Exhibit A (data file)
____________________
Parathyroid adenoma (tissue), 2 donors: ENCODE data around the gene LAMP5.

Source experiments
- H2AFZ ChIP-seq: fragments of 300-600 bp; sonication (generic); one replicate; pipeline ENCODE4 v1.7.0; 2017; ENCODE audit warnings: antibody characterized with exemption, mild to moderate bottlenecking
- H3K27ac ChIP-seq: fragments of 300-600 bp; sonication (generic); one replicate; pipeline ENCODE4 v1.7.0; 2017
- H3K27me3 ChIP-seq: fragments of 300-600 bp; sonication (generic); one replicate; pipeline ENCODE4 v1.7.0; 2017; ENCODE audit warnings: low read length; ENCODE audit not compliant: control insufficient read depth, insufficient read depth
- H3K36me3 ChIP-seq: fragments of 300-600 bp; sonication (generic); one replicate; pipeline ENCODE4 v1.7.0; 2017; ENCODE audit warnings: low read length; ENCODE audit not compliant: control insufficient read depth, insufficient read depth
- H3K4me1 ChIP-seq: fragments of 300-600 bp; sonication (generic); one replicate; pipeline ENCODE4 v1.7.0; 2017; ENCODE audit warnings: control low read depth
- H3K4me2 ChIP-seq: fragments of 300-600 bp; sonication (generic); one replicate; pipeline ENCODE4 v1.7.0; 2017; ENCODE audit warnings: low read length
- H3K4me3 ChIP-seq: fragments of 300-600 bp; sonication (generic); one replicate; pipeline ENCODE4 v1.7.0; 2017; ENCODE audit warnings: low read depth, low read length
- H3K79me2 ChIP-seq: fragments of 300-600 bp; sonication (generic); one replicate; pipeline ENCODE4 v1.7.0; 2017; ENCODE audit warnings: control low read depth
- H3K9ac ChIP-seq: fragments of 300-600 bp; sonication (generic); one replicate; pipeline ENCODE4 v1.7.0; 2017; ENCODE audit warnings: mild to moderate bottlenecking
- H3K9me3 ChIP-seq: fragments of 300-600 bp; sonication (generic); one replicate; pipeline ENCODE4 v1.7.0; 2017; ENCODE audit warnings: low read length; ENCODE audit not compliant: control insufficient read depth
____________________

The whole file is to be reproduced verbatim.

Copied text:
Parathyroid adenoma (tissue), 2 donors: ENCODE data around the gene LAMP5.

Source experiments
- H2AFZ ChIP-seq: fragments of 300-600 bp; sonication (generic); one replicate; pipeline ENCODE4 v1.7.0; 2017; ENCODE audit warnings: antibody characterized with exemption, mild to moderate bottlenecking
- H3K27ac ChIP-seq: fragments of 300-600 bp; sonication (generic); one replicate; pipeline ENCODE4 v1.7.0; 2017
- H3K27me3 ChIP-seq: fragments of 300-600 bp; sonication (generic); one replicate; pipeline ENCODE4 v1.7.0; 2017; ENCODE audit warnings: low read length; ENCODE audit not compliant: control insufficient read depth, insufficient read depth
- H3K36me3 ChIP-seq: fragments of 300-600 bp; sonication (generic); one replicate; pipeline ENCODE4 v1.7.0; 2017; ENCODE audit warnings: low read length; ENCODE audit not compliant: control insufficient read depth, insufficient read depth
- H3K4me1 ChIP-seq: fragments of 300-600 bp; sonication (generic); one replicate; pipeline ENCODE4 v1.7.0; 2017; ENCODE audit warnings: control low read depth
- H3K4me2 ChIP-seq: fragments of 300-600 bp; sonication (generic); one replicate; pipeline ENCODE4 v1.7.0; 2017; ENCODE audit warnings: low read length
- H3K4me3 ChIP-seq: fragments of 300-600 bp; sonication (generic); one replicate; pipeline ENCODE4 v1.7.0; 2017; ENCODE audit warnings: low read depth, low read length
- H3K79me2 ChIP-seq: fragments of 300-600 bp; sonication (generic); one replicate; pipeline ENCODE4 v1.7.0; 2017; ENCODE audit warnings: control low read depth
- H3K9ac ChIP-seq: fragments of 300-600 bp; sonication (generic); one replicate; pipeline ENCODE4 v1.7.0; 2017; ENCODE audit warnings: mild to moderate bottlenecking
- H3K9me3 ChIP-seq: fragments of 300-600 bp; sonication (generic); one replicate; pipeline ENCODE4 v1.7.0; 2017; ENCODE audit warnings: low read length; ENCODE audit not compliant: control insufficient read depth